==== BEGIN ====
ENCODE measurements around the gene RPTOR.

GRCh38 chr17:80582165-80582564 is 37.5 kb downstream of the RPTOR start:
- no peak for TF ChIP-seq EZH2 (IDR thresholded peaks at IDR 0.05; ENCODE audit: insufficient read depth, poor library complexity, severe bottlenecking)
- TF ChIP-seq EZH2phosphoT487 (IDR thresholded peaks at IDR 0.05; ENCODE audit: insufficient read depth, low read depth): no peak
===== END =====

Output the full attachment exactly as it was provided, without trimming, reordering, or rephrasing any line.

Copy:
ENCODE measurements around the gene RPTOR.

GRCh38 chr17:80582165-80582564 is 37.5 kb downstream of the RPTOR start:
- no peak for TF ChIP-seq EZH2 (IDR thresholded peaks at IDR 0.05; ENCODE audit: insufficient read depth, poor library complexity, severe bottlenecking)
- TF ChIP-seq EZH2phosphoT487 (IDR thresholded peaks at IDR 0.05; ENCODE audit: insufficient read depth, low read depth): no peak